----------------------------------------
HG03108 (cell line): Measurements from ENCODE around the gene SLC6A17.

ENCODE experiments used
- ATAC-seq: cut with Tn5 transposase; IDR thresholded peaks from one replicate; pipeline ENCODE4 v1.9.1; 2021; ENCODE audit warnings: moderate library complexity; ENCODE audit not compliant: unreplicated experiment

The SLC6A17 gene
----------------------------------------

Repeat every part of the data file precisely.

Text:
HG03108 (cell line): Measurements from ENCODE around the gene SLC6A17.

ENCODE experiments used
- ATAC-seq: cut with Tn5 transposase; IDR thresholded peaks from one replicate; pipeline ENCODE4 v1.9.1; 2021; ENCODE audit warnings: moderate library complexity; ENCODE audit not compliant: unreplicated experiment

The SLC6A17 gene